What the Tech? NFTs Explained



You can’t go a single day without hearing about NFTs. Non-fungible tokens. What are they? And why the hell would someone spend millions of dollars on something that no one seems to understand?

Which I can’t answer.

Enough people have asked about NFTs that I thought we should address it again. This time with the help of a music management company that embraces the idea of ​​NFTs that they are not digital art.

Crown & Ace is a musician and event management company. It recently partnered with CurrencyWorks Inc and MusicFX to offer NFTs for fan club memberships.

First, a couple of definitions:

A blockchain is what you might think of when you think of a ledger. It is a digital record of transactions and property. Cryptocurrencies use their own blockchains to record who buys, sells, and owns their currency.

Bitcoin has its own blockchain, just like Ethereum, Bitcoin Cash, and Litecoin. By recording transactions on a blockchain, ownership cannot be debated.

NFT stands for non-fungible token. Non-expendable items have no inherent value. It is worth what the buyer thinks it is worth. A painting, autographed baseballs, and other collectible items are non-expendable items, while something like gold is expendable because it has an overall value set by an entity.

The “T” in NFT is simply the record, similar to an “authentication certificate” on a collectible or painting.

Crown & Ace and its MusicFX offerings are not necessarily digital content in the traditional sense. The company is selling a 12-month membership in country music artist Parker McCollum’s fan club that includes an NFT.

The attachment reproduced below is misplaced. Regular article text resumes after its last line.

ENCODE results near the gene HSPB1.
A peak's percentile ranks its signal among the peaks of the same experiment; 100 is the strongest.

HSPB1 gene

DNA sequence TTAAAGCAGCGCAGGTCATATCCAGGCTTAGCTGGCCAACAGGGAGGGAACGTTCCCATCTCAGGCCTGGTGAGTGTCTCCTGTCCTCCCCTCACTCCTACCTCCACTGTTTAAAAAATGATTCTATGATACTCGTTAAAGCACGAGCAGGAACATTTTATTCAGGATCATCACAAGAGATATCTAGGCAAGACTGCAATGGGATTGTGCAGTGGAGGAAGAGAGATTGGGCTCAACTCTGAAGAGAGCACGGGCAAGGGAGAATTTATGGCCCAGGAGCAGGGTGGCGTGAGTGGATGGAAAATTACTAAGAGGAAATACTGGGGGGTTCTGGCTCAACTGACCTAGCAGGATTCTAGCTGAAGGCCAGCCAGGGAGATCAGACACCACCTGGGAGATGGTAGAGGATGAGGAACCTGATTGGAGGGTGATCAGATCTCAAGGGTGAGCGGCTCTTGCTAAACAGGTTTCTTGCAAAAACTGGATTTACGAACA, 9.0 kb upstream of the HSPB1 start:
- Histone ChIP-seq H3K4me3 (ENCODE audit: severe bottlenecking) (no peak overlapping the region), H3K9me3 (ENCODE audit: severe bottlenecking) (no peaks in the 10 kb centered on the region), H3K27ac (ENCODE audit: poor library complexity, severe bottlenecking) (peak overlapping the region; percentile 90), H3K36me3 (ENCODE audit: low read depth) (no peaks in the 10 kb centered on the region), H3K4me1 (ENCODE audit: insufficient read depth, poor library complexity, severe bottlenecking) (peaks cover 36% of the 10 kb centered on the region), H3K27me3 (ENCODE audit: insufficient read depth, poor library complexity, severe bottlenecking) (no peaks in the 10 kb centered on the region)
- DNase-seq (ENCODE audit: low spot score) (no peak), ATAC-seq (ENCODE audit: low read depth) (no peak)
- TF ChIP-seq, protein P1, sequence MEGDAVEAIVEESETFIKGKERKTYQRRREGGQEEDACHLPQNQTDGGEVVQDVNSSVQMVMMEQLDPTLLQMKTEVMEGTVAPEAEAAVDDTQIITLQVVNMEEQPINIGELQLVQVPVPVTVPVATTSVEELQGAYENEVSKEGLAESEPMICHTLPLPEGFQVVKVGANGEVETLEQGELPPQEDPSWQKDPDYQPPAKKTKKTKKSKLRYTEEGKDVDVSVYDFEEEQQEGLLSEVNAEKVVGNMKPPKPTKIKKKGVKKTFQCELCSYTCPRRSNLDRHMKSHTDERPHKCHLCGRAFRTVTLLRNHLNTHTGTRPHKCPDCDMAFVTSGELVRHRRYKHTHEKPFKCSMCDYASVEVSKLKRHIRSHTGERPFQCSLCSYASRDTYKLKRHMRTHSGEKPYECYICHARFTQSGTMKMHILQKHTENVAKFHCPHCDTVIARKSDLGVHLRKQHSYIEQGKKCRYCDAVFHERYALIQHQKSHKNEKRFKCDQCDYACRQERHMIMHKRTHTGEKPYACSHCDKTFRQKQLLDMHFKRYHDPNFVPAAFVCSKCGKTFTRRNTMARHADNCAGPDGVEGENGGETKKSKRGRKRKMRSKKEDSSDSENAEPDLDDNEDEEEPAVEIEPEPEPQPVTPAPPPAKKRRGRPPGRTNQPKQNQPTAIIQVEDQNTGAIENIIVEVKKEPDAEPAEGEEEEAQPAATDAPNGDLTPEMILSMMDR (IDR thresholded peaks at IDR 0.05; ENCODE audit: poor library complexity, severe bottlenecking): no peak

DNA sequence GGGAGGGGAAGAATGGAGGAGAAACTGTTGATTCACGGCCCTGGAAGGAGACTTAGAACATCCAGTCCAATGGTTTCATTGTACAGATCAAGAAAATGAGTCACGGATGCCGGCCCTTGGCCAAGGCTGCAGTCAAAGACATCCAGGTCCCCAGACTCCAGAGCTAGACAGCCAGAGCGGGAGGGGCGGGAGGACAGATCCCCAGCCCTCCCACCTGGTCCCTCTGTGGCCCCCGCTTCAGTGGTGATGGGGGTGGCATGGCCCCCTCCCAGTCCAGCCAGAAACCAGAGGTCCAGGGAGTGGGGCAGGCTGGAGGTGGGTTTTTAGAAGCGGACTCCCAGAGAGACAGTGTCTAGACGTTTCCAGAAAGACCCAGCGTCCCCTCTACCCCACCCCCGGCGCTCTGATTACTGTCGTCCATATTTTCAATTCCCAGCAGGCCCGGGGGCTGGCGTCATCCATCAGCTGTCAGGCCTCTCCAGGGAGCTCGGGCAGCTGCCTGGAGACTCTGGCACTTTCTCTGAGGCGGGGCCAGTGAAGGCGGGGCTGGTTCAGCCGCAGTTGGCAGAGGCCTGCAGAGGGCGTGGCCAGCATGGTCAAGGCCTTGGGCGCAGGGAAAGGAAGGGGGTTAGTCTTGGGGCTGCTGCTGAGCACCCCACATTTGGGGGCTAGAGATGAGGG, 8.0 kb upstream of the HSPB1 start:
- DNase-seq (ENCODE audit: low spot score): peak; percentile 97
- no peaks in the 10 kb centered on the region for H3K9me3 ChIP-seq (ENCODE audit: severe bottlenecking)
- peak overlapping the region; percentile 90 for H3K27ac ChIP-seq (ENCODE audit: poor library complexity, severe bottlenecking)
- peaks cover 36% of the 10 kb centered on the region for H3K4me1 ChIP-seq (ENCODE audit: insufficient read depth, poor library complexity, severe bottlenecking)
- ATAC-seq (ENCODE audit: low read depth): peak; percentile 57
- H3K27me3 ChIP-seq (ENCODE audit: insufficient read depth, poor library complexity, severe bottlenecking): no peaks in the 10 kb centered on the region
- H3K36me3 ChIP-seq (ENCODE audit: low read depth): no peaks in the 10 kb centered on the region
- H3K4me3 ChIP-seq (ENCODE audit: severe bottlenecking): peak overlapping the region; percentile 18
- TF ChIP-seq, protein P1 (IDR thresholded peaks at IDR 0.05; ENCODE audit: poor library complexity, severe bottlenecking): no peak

“The NFT can be anything from concert tickets to real music, artwork and album covers,” explains Cameron Chell, co-head of MusicFX. It’s like joining a regular fan club today, it’s just that the things you receive in this fan club can now become a real collectible.”

The Gold Chain Cowboy Club Black Card costs $100 and the company offered a limited edition membership that includes the NFT. Fans bought every one of the 1,000 available.

Once the 12-month membership expires, they can always sign up again for additional benefits, but there will always be only 100 NFT from the original Black Card.

“And presumably, since they are collectible, they will become more valuable over time,” Chell said. Artists, musicians, athletes, actors, and digital brands have already issued and sold their own NFTs. It seems like a fad right now, but as real life continues to move into the digital realm or the Metaverse, Chell thinks NFTs will be owned by everyone. They may just not know.

“Saying you’re never going to have an NFT is like saying, I’m never going to have an email address at the beginning of the internet,” he said. “We are already seeing it, but I predict that in 3 or 4 years every concert ticket will be an NFT.”

Chell said that the use of NFTs will reduce counterfeits and fake concert tickets that plague the concert industry and fans. He also brought up the idea that NFTs and blockchain could register car titles in the very near future.